The funny thing is if Perry had sat his whole career as most do until their junior year, we'd be raving how good he'd be in 2021. This is why I don't jump all over young players and dismiss them so easily. Yes, he's a redshirt junior, but it looks like he has matured in the Lashlee offense. Perry said in his post game interview that he loves the Lashlee offense and that Lashlee is the best QB coach he's had.

I just hope he stays because King's return isn't guaranteed.
 
I think you're a bit critical of the 3th down play. Perry was under pressure and had to get rid of the ball early and off balance so the pass wasn't perfect and the timing of the blocking was off.

Overall, I thougjt Perry played spectacular given the situation he was put in with very little reps and chemistry with the WRs. Perry did more than enough to win the game. If half the drop passes were caught, Perry throws for 300, we win the game and he's the bowl MVP.

I don't know what Perry is going to do. It looks like a transfer given how Manny is already on social media saying how he can't wait for King to get back and run the team. I think it's a mistake putting all your eggs in one basket on a guy that won't see a down of practice for at least 8 months. Even if King comes back for the start of Fall camp, we don't know what type of player he'll be. He'll be wearing a brace, will have missed 2 Spring football sessions ( the first from Covid-19 cancellation). It's all a mess and I don't know which way to go. I want Perry over the young guys for 2021. He looks like a guy that had been running Lashlee's offense as the starter all year. Maybe they convince him to stay. IDK.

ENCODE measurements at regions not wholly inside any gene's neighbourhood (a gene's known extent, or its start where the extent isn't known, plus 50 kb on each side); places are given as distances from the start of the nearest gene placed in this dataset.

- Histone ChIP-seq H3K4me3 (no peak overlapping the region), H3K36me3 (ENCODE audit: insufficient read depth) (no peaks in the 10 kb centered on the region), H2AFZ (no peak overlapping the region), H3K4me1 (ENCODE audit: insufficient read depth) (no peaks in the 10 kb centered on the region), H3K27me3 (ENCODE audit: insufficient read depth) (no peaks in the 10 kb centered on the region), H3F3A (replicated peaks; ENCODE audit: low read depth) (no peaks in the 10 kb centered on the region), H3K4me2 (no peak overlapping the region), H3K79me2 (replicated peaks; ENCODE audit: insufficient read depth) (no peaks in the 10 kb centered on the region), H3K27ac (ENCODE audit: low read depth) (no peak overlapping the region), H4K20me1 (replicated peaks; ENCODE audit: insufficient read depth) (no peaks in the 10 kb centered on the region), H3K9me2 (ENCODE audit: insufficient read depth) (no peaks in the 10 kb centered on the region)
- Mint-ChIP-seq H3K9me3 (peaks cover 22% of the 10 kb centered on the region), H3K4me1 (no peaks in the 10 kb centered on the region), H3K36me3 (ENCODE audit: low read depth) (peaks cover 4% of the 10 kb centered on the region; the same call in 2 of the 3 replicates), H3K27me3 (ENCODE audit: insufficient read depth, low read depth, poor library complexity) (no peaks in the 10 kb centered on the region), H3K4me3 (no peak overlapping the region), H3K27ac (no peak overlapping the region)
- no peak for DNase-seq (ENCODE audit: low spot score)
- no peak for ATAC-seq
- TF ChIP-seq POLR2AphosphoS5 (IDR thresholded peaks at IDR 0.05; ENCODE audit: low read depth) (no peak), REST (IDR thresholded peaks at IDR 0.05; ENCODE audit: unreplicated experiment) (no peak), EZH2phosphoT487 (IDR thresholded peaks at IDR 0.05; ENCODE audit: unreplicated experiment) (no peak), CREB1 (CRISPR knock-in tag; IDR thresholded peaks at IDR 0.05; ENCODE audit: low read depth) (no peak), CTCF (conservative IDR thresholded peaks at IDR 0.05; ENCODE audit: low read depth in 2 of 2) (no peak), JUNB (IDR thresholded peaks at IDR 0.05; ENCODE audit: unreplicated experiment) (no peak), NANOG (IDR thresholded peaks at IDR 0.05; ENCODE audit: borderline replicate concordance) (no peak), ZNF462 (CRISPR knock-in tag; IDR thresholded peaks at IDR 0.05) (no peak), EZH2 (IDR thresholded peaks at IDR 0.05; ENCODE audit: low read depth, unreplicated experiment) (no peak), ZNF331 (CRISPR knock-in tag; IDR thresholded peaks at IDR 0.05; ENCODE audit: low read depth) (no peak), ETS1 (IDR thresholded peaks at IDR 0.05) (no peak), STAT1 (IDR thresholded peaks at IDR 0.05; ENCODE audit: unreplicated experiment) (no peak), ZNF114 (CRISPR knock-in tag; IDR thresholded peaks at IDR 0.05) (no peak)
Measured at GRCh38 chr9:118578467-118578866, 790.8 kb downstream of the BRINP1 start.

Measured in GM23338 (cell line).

The funny thing is if Perry had sat his whole career as most do until their junior year, we'd be raving how good he'd be in 2021. This is why I don't jump all over young players and dismiss them so easily. Yes, he's a redshirt junior, but it looks like he has matured in the Lashlee offense. Perry said in his post game interview that he loves the Lashlee offense and that Lashlee is the best QB coach he's had.

I just hope he stays because King's return isn't guaranteed.
Good comments.
I don't think I was being overly critical of Perry. I said that he needed to be " juuuuust a little better".
He played really well.
Even after all of the penalties and drops, if Pope makes that catch we all would have said he had a great game.
 
I dont see Diaz giving up control of the defense. That is his pride and joy, how he made his name, and why James hired him. his defense became average in year 2, so what good is he If he can’t even keep his specialty consistently good?
 
My biggest disappointment is that TVD never got to play enough to see anything of his game. I really liked what I saw in high school but need to see him in this offense. I think he will be good but should have gotten him some snaps.